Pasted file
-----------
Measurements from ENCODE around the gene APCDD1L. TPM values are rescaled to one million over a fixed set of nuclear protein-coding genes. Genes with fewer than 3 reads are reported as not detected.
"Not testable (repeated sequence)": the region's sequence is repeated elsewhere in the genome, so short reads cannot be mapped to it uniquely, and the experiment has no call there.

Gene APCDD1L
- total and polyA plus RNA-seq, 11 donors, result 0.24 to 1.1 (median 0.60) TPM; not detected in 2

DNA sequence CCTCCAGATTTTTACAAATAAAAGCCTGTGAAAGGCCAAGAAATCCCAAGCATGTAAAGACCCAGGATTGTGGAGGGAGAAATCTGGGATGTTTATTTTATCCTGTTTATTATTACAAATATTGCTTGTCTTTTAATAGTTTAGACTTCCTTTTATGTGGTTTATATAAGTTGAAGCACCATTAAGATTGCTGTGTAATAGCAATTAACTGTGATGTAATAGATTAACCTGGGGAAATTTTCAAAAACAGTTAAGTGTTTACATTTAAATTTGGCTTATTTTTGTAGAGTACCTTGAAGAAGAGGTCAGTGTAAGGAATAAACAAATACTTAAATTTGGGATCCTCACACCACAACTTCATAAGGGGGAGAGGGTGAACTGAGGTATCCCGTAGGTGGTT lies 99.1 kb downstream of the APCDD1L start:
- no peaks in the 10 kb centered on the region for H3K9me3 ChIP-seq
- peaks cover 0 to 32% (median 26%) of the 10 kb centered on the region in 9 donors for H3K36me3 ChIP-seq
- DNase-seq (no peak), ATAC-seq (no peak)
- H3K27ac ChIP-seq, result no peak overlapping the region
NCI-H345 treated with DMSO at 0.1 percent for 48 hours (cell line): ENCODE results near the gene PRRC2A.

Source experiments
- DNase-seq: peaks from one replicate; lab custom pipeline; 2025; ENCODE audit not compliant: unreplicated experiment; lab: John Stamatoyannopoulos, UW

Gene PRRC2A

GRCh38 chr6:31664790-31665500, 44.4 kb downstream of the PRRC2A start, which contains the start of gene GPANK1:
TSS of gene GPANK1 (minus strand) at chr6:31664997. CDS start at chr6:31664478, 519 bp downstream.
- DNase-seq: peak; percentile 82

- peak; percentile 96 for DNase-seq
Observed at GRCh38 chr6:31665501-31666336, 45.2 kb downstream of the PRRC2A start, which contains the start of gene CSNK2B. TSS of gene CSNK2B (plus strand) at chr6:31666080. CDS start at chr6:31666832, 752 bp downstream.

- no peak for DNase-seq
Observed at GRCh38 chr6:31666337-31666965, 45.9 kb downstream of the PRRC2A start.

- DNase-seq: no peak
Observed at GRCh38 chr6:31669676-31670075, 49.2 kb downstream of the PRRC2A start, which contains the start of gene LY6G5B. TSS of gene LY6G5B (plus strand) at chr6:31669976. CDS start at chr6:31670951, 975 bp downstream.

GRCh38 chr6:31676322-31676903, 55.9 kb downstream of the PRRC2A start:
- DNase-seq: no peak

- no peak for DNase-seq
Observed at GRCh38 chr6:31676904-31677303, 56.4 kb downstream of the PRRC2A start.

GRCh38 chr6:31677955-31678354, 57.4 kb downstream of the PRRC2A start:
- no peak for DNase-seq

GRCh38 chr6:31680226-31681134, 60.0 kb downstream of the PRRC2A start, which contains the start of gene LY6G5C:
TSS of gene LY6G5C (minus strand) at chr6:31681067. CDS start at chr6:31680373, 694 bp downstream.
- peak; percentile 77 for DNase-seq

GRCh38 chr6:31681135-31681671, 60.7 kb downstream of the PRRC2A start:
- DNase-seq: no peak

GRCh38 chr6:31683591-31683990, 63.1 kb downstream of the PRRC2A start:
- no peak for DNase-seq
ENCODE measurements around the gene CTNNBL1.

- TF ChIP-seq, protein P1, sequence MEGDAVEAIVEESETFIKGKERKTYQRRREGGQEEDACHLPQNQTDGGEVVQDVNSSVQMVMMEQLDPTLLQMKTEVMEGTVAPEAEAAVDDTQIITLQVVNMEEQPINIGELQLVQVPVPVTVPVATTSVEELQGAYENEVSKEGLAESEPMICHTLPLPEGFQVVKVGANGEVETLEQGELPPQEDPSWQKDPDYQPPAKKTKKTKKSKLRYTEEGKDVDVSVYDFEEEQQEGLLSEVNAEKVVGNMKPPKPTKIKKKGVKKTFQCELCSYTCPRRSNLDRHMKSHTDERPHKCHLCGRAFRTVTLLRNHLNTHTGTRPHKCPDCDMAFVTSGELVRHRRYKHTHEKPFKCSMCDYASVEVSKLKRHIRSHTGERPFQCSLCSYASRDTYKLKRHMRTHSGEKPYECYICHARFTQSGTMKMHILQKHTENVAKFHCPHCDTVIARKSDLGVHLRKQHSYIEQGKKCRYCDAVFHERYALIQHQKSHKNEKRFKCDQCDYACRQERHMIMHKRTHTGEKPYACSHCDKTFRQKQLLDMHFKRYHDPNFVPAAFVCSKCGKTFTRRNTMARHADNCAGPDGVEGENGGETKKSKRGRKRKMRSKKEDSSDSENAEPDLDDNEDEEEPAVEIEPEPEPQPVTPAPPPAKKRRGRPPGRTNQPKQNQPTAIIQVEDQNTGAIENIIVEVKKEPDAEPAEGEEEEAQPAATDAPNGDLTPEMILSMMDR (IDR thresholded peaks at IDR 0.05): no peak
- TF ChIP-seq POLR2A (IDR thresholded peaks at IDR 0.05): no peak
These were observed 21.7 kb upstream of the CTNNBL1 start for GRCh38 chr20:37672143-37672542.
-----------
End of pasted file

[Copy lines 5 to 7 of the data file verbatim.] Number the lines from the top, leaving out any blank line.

DNA sequence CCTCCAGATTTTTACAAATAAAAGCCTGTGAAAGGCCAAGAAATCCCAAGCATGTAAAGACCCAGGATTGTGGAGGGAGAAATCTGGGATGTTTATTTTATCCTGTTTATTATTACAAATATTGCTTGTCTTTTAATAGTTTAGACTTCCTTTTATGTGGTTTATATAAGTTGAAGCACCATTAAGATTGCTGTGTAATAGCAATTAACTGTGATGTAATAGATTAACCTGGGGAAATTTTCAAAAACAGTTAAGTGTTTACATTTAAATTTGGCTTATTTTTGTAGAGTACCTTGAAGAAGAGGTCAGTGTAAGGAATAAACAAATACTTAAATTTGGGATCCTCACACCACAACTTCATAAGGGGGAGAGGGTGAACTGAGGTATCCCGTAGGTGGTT lies 99.1 kb downstream of the APCDD1L start:
- no peaks in the 10 kb centered on the region for H3K9me3 ChIP-seq
- peaks cover 0 to 32% (median 26%) of the 10 kb centered on the region in 9 donors for H3K36me3 ChIP-seq